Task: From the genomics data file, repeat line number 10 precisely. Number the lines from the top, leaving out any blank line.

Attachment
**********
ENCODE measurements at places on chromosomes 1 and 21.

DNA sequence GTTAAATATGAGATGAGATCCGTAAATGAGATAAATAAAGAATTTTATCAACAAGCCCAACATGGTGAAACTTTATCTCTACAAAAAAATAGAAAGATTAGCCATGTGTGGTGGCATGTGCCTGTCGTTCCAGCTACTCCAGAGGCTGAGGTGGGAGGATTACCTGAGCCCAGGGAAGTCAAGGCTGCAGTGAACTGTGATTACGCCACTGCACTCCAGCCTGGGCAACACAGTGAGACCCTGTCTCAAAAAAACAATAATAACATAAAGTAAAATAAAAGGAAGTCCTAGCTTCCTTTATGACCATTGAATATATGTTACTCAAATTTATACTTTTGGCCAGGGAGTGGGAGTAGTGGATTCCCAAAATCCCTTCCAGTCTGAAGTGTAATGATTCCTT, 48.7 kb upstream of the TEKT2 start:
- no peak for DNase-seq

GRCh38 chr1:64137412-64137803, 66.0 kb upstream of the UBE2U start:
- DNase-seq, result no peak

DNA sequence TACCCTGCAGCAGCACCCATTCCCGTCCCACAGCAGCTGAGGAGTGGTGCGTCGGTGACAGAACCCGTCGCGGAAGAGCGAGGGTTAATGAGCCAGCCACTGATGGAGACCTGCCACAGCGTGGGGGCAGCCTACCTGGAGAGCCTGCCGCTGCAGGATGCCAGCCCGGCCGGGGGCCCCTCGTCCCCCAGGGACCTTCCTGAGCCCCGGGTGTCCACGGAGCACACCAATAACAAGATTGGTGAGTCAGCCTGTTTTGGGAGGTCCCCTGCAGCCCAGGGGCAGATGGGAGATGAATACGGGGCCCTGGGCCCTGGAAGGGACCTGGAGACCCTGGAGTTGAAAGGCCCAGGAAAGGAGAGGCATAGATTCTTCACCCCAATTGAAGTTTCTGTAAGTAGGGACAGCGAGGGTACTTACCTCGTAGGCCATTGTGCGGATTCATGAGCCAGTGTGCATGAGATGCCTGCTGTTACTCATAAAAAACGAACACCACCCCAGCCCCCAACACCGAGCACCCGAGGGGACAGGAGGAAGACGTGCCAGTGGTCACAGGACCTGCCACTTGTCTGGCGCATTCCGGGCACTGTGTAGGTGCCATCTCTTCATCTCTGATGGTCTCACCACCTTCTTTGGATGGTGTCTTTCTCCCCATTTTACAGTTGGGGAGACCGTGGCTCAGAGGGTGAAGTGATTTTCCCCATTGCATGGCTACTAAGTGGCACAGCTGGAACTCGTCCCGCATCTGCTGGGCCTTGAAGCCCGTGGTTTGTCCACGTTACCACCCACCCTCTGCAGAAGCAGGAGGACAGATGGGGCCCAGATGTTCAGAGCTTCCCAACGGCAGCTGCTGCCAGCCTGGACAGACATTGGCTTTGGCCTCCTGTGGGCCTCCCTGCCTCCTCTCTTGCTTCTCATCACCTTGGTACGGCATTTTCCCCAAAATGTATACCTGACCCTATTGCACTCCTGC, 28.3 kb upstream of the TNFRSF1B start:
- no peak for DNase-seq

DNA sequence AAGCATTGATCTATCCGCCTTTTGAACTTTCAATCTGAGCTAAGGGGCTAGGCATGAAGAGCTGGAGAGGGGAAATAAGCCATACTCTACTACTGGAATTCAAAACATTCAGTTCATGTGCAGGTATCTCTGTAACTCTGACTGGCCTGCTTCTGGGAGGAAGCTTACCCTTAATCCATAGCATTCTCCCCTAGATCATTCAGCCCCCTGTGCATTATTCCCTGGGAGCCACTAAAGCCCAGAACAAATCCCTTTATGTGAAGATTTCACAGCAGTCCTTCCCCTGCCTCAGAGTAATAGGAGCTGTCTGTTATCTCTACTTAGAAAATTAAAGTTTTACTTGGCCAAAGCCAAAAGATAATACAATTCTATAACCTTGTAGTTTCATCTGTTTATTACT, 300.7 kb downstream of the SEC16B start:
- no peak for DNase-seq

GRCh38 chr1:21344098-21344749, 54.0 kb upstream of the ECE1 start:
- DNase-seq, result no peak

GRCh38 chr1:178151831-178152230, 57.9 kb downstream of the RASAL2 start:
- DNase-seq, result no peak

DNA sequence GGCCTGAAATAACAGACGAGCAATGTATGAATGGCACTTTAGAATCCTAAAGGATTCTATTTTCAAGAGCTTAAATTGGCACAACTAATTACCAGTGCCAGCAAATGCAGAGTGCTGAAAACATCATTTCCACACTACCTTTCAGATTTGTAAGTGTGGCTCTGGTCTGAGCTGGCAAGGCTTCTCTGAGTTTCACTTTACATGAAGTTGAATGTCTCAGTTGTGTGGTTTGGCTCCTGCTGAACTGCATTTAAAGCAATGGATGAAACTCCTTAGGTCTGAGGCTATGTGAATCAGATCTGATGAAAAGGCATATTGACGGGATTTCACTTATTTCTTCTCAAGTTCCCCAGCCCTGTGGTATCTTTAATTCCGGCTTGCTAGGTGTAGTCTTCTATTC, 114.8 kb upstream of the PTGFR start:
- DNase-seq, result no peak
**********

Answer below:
GRCh38 chr1:21344098-21344749, 54.0 kb upstream of the ECE1 start: